Unless you’ve been living under a rock, you’re probably well aware that the Democratic National Convention is coming to Philadelphia in 2016. Already, you’ve probably read stories detailing the role former Governor Ed Rendell played in getting the convention here, what sort of food the Democrats should not eat while in town, and the places they should go.

Well, here’s something else: Given the tens of thousands of people who’ll be descending upon the city for the event, the Bicycle Coalition of Greater Philadelphia thinks the candidates running for mayor to should commit to certain projects in time for the DNC 2016 that will make Philadelphia’s streets safer, more lively, and will show the world that the city cares about its citizens’ and visitors’ safety.  Adding protected bike lanes and 15 miles of new bike lanes annually are part of the Better Mobility 2015 Platform.

So here are three projects that, if implemented, would help provide a more comfortable and safer ride from 30th Street to City Hall and City Hall to the Wells Fargo Center by bike.

Protected Bike Lanes on JFK/Market 

Protected bike lanes are going to be a big part of the future of street infrastructure in Philadelphia. And what better place to showcase protected lanes—proven to help protect both cyclists and drivers—than on Market Street and JFK Boulevard, right in Center City?

North side of Philadelphia's Market Street.

North side of Philadelphia’s Market Street.

There has been a long-standing proposal to create an eastbound protected bike lane on Market Street and a westbound protected bike lane on the south side of JFK Boulevard.  Center City District and the Mayor’s Office of Transportation & Utilities studied the concept in 2011 and, hey, it’s totally doable.

We think the project should be bumped up to the top of the “let’s get this done before the DNC arrives” list. We also think that the City should consider using parked cars in conjunction with bollards, which has been successfully done in other cities, like this one on Kinzie Street in Chicago.

Parked car protected bike lane on Chicago's Kinzie Street

Parked car protected bike lane on Chicago’s Kinzie Street

Alternatively, a two-way protected bike lane on Market Street, like this on Dearborne St. in Chicago, might also work:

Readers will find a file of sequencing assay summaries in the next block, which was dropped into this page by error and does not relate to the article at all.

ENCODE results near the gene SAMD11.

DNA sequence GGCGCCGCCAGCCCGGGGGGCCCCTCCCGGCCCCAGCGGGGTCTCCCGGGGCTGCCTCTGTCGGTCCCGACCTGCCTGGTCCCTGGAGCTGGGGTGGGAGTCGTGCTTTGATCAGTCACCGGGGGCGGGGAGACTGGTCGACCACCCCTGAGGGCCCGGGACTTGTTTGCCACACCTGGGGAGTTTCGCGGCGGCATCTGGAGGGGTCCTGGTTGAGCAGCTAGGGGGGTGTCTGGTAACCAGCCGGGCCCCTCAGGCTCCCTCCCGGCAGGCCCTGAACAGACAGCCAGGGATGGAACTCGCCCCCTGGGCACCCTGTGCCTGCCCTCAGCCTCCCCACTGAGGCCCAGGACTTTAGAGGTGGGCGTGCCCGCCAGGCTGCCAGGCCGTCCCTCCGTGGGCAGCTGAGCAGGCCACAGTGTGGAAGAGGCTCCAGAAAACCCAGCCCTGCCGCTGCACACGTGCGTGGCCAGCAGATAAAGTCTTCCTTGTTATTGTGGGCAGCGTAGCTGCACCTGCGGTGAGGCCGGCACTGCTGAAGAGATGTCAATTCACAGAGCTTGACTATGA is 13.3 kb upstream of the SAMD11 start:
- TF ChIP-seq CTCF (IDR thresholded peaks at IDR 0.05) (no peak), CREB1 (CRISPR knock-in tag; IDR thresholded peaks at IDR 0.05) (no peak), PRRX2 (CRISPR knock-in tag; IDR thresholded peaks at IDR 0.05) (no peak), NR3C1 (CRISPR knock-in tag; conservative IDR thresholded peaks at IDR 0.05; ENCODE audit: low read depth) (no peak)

Two-way protected bike lane (using parked cars) on Dearbourne Street in Chicago

Two-way protected bike lane (using parked cars) on Dearbourne Street in Chicago

Neighborhood Bikeways on 13th and 15th Streets

Initially conceived by the City’s Pedestrian/Bicycle Plan that proposed a north-south pair of “bicycle friendly streets” between South Street and Oregon Avenue, the Bicycle Coalition worked for a couple of years to help develop treatments for making 13th and 15th Streets in South Philly safer and more comfortable for bicyclists.

As part of our “Safe Streets, Healthy Neighborhoods” initiative, we worked through the Community Design Collaborative and multiple city agencies and civic organizations to develop a conceptual plan that proposed several possible approaches to transforming the streets into neighborhood bikeways.

What 13th and 15th could look like between South Street and Oregon Ave.

What 13th and 15th could look like between South Street and Oregon Ave.

After working in conjunction with the City’s Streets Department, Planning Commission and Water Department, the Mayor’s Office of Transportation applied for and received $250,000 in federal funding from the Transportation Alternatives Program to implement the plan.  A full write up of the plan is here. So, this project is already underway and could be implemented in time for the Convention.

New South Broad Street “Sidepath”

From Oregon Avenue, how to do you bike to the Wells Fargo Center?  The best way would be to use this proposed new “sidepath” (a sidewalk that is designed for both bicyclists and pedestrians).

One of several panels of the proposed sidepath.

One of several panels of the proposed sidepath.

The Delaware Valley Regional Planning Commission’s proposal for this section involves enhancing the existing sidewalk into a sidepath and improved intersections to allow bicycles to safely get from Oregon down to the Navy Yard. Check the above link for more details.

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